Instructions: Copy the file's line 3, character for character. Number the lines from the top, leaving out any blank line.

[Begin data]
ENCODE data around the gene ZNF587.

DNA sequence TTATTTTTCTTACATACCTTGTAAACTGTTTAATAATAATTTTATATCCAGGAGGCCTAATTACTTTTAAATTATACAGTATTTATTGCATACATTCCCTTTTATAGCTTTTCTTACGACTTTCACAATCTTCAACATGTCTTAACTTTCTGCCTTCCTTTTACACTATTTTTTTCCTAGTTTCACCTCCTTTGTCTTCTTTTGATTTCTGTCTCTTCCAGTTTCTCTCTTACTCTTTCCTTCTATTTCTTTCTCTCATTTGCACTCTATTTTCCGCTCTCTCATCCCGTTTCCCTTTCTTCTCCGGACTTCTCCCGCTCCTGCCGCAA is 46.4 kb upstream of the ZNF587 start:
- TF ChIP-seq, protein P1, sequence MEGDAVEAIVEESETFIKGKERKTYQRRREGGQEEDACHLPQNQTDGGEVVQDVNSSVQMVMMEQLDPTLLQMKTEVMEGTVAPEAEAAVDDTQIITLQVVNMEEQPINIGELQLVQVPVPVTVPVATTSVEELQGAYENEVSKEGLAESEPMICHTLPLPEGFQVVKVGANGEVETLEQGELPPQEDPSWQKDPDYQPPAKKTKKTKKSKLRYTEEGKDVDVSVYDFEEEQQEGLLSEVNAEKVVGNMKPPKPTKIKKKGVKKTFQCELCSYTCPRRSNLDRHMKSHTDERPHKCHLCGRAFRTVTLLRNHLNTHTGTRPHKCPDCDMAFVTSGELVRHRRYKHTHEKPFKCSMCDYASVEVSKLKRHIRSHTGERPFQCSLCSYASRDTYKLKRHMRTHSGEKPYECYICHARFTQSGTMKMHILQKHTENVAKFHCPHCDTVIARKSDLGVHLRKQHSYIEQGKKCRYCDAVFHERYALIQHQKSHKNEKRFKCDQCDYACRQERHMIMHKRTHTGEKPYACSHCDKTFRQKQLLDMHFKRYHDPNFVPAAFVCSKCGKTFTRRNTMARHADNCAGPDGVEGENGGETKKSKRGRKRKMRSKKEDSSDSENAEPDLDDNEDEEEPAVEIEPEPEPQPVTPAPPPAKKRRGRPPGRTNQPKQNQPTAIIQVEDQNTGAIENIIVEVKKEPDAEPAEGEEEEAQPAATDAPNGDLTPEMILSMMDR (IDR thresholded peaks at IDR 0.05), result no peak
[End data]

- TF ChIP-seq, protein P1, sequence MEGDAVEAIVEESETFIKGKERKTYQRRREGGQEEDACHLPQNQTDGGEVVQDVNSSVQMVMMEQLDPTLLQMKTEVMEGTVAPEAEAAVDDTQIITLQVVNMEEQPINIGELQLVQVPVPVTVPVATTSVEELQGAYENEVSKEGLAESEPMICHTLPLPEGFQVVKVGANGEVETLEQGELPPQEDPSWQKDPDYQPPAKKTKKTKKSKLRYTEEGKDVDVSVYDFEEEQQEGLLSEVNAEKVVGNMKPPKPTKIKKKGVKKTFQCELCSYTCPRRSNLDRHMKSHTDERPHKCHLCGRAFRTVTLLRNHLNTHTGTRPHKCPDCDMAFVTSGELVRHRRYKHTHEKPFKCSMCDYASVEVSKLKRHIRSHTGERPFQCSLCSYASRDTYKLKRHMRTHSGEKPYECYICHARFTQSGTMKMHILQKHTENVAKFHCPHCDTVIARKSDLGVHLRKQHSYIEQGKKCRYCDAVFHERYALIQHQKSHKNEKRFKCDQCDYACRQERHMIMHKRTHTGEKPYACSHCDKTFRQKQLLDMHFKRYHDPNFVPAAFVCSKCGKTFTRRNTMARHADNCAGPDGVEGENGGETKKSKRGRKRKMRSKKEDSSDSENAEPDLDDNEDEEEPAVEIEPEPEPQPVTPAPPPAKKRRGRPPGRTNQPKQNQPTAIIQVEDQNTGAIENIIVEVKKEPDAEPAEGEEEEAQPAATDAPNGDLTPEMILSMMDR (IDR thresholded peaks at IDR 0.05), result no peak